Changes are under way to make inspections less of a burden and more part of the quality improvement process for colleges and work-based learning providers. Amid denouncements of poor standards in the learning and skills sector, Ofsted and the Adult Learning Inspectorate (ALI) have also found their roles in the spotlight.
The cost of inspectorates in the public services has more than doubled since 1997 to more than pound;550 million in 200203, according to a report from the Prime Minister's Office of Public Services Reform. And it says inspection is too often seen as a negative. "Despite good intentions and hard work, many people see inspection as a burden," the report says. It calls for a more customer-focused approach. There should be "an explicit concern on the part of inspectors to contribute to the improvement of the service being inspected".
This report is one of the drivers for change being considered before the next cycle of post-16 sector inspections which starts in autumn 2005.
David Sherlock, chief inspector of adult learning, says his teams must become more customer-friendly and must be seen as part of the process of improving quality. One of the best ways of improving standards in the learning and skills sector is better-informed customer demand, mainly through inspection reports, he says. "I don't know if we are getting to customers as well as we would like, but that's an aspiration."
Recent changes to the format of inspection reports, says Mr Sherlock, have made them more user-friendly. And the gap between inspection and publication has decreased from 12 to eight weeks. He says it will be six weeks by Easter. "We think that is important in terms of the whole inspection process, and the report in particular being a real driver for improvement rather than just a record of what happened three months ago."
One proposal is for "lighter touch inspections" for good providers. Mr Sherlock talks of a scenario where a good college could agree issues for scrutiny that it felt most important for its own improvement, at a time that fits in with its own needs. "Leading on from that, you get a structure where, instead of having one big bang inspection where 30 people come and trample all over an organisation for a fortnight, we have a series of much smaller inspections that look at specific parts.
"I think we then get something which was perhaps a little closer in feel to an internal audit, where nobody's terrified of the internal auditors. It's a process that we all live with on a day to day basis, and you can much more explicitly see as development. That we think is the future for inspections."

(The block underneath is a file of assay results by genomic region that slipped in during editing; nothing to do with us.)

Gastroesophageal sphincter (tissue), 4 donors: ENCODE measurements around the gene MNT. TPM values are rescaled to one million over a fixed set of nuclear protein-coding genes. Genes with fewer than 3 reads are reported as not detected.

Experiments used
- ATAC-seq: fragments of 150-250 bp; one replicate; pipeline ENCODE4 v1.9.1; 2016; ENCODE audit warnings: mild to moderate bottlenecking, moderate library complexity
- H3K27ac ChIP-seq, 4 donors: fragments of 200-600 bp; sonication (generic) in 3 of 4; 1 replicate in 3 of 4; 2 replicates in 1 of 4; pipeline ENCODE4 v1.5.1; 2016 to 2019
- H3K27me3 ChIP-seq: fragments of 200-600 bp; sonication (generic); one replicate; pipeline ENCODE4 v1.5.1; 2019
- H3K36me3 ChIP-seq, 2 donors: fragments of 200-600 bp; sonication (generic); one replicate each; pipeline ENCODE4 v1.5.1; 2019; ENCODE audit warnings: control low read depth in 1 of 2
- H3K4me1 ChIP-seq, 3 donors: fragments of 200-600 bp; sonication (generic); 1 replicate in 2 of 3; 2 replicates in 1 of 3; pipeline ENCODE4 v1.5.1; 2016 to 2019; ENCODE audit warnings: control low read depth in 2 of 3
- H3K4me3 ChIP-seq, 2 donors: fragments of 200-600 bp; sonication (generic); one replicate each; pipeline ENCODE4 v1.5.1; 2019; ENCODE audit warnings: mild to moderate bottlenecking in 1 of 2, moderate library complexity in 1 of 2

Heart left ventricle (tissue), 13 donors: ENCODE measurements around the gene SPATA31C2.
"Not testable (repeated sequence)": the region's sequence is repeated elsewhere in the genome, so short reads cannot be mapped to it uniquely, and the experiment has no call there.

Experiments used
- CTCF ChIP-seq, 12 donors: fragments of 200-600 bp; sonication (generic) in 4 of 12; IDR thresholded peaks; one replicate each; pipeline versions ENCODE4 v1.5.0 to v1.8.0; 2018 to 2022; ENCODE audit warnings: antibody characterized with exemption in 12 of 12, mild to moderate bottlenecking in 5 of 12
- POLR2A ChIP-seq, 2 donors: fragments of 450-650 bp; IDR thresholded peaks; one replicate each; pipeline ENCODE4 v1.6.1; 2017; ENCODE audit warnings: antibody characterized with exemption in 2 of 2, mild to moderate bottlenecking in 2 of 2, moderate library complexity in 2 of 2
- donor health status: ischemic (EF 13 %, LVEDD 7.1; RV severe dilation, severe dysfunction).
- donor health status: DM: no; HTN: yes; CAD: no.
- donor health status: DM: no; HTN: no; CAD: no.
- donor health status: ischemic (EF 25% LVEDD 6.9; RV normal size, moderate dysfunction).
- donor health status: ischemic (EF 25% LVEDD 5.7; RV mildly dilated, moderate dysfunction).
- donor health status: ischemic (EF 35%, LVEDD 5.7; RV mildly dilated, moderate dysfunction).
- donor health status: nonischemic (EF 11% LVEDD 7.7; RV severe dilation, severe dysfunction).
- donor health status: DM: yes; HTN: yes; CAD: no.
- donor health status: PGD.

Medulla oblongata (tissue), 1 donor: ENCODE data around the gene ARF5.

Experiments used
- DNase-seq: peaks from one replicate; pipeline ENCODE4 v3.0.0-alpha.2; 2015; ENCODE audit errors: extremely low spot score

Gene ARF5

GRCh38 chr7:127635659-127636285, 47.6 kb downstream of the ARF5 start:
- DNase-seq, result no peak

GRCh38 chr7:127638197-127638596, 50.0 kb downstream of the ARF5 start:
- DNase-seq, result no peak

Oftsed and the ALI are also working with the Department for Education and Skills and the Learning and Skills Council to develop new success measures which will allow fairer judgments on providers' performance. The new measures have gone out for consultation. Next summer a proposal will be published for a value- added measure for adults. "The whole thrust of this really is to give the learner as customer much clearer information about their chances of getting to where they want to be," says Mr Sherlock.
Ofsted says change is prompted by a number of factors, including demands for an approach to inspection which takes account of past performance and the report of Sir George Sweeney's bureaucracy task force.
The Office of Public Services Reform also says inspections should be tempered according to how much a college or provider is at risk of failing.
They should also encourage self-evaluation by managers and have regard to value for money.
"The implications from the above suggest that generally inspection teams beyond the current cycle will be smaller," said David Singleton, Ofsted's head of post-compulsory education. "To ensure improving standards, it will still be necessary to rigorously monitor under-performing colleges and where they are inadequate a full re-inspection is likely to take place.
"Where colleges are performing well, there is a much stronger case for 'lighter touch' inspection."
"We fully accept that any future arrangements will need to pay due regard to reducing bureaucracy wherever possible, without compromising the need to ensure that the highest standards of provision are secured for the learner," says Ofsted.